Last, but not least, the WordPress Plugins Directory can detect block.json files, highlight blocks included in plugins, and extract their metadata. If you wish to submit your block(s) to the Block Directory, all blocks contained in your plugin must have a block.json file for the Block Directory to recognize them.

Block registration

PHP

The register_block_type function that aims to simplify the block type registration on the server, can read now metadata stored in the block.json file.

The function takes two params relevant in this context ($block_type accepts more types and variants):

  • $block_type (string) – path to the folder where the block.json file is located or full path to the metadata file if named differently.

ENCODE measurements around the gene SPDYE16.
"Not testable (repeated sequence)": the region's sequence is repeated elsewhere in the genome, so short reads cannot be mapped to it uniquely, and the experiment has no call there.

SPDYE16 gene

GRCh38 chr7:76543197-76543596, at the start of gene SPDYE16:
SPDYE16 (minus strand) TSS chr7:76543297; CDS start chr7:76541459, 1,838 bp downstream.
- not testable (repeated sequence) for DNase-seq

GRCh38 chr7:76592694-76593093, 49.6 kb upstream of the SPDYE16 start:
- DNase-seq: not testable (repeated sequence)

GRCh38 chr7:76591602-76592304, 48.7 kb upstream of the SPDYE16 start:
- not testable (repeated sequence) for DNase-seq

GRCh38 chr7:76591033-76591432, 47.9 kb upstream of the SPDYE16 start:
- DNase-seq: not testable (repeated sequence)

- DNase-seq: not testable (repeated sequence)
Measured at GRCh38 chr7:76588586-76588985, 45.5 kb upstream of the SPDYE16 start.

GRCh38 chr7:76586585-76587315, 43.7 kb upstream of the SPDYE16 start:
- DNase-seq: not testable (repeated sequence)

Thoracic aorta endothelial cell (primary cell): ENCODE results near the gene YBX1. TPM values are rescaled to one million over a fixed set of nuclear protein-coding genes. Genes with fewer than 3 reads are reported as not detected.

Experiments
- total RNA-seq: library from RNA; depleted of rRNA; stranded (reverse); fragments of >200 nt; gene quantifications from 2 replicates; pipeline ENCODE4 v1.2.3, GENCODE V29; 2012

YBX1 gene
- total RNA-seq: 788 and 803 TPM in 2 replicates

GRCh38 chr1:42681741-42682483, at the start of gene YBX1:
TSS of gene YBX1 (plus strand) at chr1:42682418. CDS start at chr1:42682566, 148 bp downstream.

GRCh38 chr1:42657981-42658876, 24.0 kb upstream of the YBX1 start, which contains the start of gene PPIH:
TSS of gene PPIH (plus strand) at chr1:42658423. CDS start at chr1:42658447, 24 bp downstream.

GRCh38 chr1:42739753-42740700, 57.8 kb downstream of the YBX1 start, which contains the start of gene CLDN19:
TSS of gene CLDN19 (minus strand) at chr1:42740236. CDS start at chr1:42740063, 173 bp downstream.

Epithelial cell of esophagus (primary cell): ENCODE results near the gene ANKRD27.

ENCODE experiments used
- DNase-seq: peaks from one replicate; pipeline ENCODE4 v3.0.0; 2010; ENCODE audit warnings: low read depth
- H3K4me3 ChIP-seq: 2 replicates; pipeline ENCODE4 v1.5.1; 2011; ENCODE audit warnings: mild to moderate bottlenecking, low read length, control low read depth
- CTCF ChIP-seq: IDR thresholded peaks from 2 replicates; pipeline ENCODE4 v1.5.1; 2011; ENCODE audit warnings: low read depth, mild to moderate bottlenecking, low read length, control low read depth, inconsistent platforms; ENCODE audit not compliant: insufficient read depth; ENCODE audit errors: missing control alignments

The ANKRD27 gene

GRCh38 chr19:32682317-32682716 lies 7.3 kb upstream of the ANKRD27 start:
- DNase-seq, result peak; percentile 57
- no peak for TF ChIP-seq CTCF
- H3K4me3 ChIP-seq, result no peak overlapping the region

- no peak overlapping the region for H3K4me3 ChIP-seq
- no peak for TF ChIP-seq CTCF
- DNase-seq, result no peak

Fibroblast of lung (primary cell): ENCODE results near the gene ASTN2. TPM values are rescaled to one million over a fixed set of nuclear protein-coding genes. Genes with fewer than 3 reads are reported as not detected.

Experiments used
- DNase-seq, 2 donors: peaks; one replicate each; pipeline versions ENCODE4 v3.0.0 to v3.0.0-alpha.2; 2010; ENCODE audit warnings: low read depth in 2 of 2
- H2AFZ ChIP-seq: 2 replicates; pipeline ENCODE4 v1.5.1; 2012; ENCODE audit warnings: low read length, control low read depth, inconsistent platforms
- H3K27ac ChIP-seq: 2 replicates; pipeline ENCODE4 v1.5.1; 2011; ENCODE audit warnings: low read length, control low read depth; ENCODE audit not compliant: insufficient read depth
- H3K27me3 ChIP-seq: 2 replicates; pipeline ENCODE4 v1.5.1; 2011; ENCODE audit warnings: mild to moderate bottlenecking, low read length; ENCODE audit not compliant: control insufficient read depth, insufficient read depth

• $args (array) – an optional array of block type arguments. Default value: []. Any arguments may be defined.

It returns the registered block type (WP_Block_Type) on success or false on failure.

Example:

notice/notice.php

<?php

register_block_type(
	__DIR__,
	array(
		'render_callback' => 'render_block_core_notice',
	)
);

Note: We decided to consolidate the pre-existing functionality available with register_block_type_from_metadata method into register_block_type to avoid some confusion that it created. It’s still possible to use both functions, but we plan to use only the shorter version in the official documents and tools from now on.

Related TracTrac An open source project by Edgewall Software that serves as a bug tracker and project management tool for WordPress. ticketticket Created for both bug reports and feature development on the bug tracker.#53233.

JavaScript

When the block is registered on the server, you only need to register the client-side settings on the client using the same block’s name.